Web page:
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Posts Tagged ‘Joaquin Phoenix’

Joaquin Phoenix

“DON’T WORRY, HE WON’T GET FAR ON FOOT”  My rating: B

114 minutes | MPAA rating: R

In “Don’t Worry, He Won’t Get Far on Foot”  a seemingly hopeless alcoholic turns his life around after a car crash leaves him a quadriplegic.

Is it churlish of me to admit that I actually prefer the first part of the film — the drunken, obnoxious, grotesquely guzzling part — over the uplifting recovery-through-AA second half?

Gus Van Sant’s latest feature is the fact-based story of John Callahan, who with the one hand he could still partly control drew some of the blackest, funniest cartoons ever printed. The film’s title, in fact, is the caption of one of his scandalous creations:  A posse of cowboys on horseback come across an empty wheelchair  in the desert. “Don’t worry,” says the sheriff in charge, “he won’t get far on foot.”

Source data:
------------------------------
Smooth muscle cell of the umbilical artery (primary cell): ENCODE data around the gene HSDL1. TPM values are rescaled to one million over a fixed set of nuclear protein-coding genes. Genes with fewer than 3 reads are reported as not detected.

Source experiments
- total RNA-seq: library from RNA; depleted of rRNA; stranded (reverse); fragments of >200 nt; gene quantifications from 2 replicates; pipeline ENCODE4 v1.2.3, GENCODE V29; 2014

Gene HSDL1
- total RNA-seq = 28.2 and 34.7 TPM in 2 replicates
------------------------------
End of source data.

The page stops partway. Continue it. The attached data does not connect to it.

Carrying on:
Callahan, who died in 2010  at age 51, is portrayed by Joaquin Phoenix as a reprehensible asshole who — perhaps because of his traumatic infirmity — slowly discovers his own humanity and self-worth.

Certainly his pre-accident life was nothing to be proud of.  A native of the Portland area, Callahan worked manual labor and spent every recreational hour sucking down the booze. The film suggests that at least part of his problem was that he was abandoned as a child by his mother — evidently an unmarried Roman Catholic girl who gave up her baby to the nuns.  It was a betrayal that Callahan never got over…or perhaps he was just looking for an excuse for his destructive behavior.

He was also sexually abused as a child, although the film makes no mention of that.